Home Good Reasons Why School Should Start Later

Good Reasons Why School Should Start Later

Reviewed by Jon Konen, District Superintendent

A Common Question From Parents, Teachers and Students

Over the years, there have been many discussions in education, with policymakers taking part, about school start times and the importance of students getting enough sleep.

After looking at the results of scientific studies, and researching the opinions of several professionals, we can say with confidence: Yes. There are many benefits of starting school later; especially for middle school and high school students.

We will take a look at many good reasons why schools should start later, for the benefit of students and society as a whole. We also tried to figure out why schools start so early, which we will touch on at the end.

group of high school kids walking into school building

The Rational Argument For A Late Start

Medical professionals, middle and high school teachers, and other student advocates have long argued that school start times are simply too early. Around 80% of schools start before 8a.m., which means many students windup sleep-deprived. There is a natural biological tendency for teens to stay up late and want to sleep in. Physicians recommend teens get at least 8.5 to 9.5 hours of sleep per night. Those who don’t face a number of health risks that can have serious consequences on their mental and physical well-being.

Let’s look at the mental consequences of early start times that show why schools should start later. As far back as 1999, a member of Congress introduced a resolution to make school start times later. Addressing the resolution, Representative Zoe Lofgren said, “Over time, sleep deprivation leads to serious consequences for academic achievement, social behavior, and the health and safety of our nation’s youth.”

Many opponents, such as physical education teachers, cite after school extracurricular activities as one of the reasons why schools should start before 8:30. Sure, later starts might cut in to some practice time. But that could wind up saving students a lot of unnecessary pain and suffering.

Research has even shown that students who get less than 8 hours sleep at night were two-thirds likely to get injured than those who do. What’s more, 20%+ of these injuries required a trip to the emergency room. Think about it, if you get more sleep you won’t be as drowsy, clumsy, and probably have better reflexes, balance and hand-eye coordination – all things that can impact your performance in a sport.

You could pretty easily make the argument that early starts should actually be a concern for any parent with a child in sports.

The Case Continues…Even When Kids Aren’t At School

It’s not just when students are at school that drowsiness can be an issue. What about driving to and from school? With teens being at the root of half of all traffic accidents, it can be safely said that those who get more sleep can be more trusted behind the wheel.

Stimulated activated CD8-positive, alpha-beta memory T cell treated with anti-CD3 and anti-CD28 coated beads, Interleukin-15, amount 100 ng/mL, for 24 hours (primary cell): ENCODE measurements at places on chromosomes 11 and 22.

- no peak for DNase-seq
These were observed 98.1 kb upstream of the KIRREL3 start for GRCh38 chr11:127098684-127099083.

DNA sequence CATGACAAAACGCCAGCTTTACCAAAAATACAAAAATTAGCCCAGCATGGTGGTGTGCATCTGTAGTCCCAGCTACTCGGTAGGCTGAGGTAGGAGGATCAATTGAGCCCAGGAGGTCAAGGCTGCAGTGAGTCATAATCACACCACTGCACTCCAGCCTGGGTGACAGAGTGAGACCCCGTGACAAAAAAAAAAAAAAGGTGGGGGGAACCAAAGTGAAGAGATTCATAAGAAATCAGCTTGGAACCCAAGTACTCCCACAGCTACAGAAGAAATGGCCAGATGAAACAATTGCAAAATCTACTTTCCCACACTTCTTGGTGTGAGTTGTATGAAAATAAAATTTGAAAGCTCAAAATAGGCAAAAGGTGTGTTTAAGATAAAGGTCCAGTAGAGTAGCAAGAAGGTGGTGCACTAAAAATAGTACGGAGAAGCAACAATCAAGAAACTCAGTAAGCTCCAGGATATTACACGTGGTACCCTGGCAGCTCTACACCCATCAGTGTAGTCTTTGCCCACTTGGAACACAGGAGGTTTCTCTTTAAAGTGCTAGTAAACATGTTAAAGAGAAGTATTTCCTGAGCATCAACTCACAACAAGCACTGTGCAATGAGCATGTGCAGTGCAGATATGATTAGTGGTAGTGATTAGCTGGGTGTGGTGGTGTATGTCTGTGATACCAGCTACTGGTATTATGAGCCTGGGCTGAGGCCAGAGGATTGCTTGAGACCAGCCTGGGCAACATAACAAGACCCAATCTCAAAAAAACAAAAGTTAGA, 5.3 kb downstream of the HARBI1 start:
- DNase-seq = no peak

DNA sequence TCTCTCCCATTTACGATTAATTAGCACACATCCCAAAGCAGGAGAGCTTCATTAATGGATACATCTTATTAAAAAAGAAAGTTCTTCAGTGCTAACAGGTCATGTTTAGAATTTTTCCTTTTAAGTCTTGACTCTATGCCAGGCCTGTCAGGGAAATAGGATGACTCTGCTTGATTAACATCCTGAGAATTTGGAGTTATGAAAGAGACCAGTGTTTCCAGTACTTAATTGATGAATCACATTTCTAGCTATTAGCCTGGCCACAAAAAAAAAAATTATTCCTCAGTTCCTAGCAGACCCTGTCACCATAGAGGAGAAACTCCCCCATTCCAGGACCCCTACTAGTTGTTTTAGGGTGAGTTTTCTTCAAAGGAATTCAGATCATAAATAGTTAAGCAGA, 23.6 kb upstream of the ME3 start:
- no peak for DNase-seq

Studies have also linked students who don’t get enough sleep to drug and alcohol abuse, and higher suicide rates. You can see how sleep can greatly alter your life path. These are awesome benefits of starting school later.

So, Then…Why Do We Send The Kids To School So Early?

The case for why schools start so early doesn’t always make sense to us. Many believe that the cost of disrupting the current way things work would be expensive and cause confusion.

It is also simply harder to get people and systems to change; especially when people are used to things working one way.

But these naysayers might also want to think again, especially if they are budget-conscious. Since school attendance and federal dollars are directly tied together, it’s in the school’s best interest to keep attendance up. Later start times increased attendance 15% at a district in Ohio. Meanwhile, in Los Angeles they estimate increasing attendance just 1% would net around $40 million.

What About Academic Performance? Does Start Time Affect It?

Test scores and measureable results are such an important component of gauging education, we have to discuss the impact on academic performance. Studies have proven that when students get more sleep, their test scores actually go up.

Even better, the lowest performing students made the biggest progress in their learning development when they had adequate sleep.

To us, these are some of the best reasons why schools should start later.

Even the Center for Disease Control (CDC) put out a statement saying directly that middle school students start school too early. They state definitively that no school should start earlier than 8:30 to give students a chance to learn at their maximum capabilities.

What Now?

Now that we know the benefits of starting school later, what can we do to help our kids get more sleep? It’s a little complicated, actually. Since school districts operate at the local level, in many ways, it’s hard to convince everyone why schools should start later. Just to show you the range, the CDC reported that Louisiana had an average start time of 7:40am, which was the earliest in the nation. On the other hand, Alaska clocked in as the latest starting state at 8:33 as its average start time.

If you want to make an impact, take this information to your next school board meeting, or better yet…run for your local school board and take steps to augment your school district’s start time!

Let us know how it goes!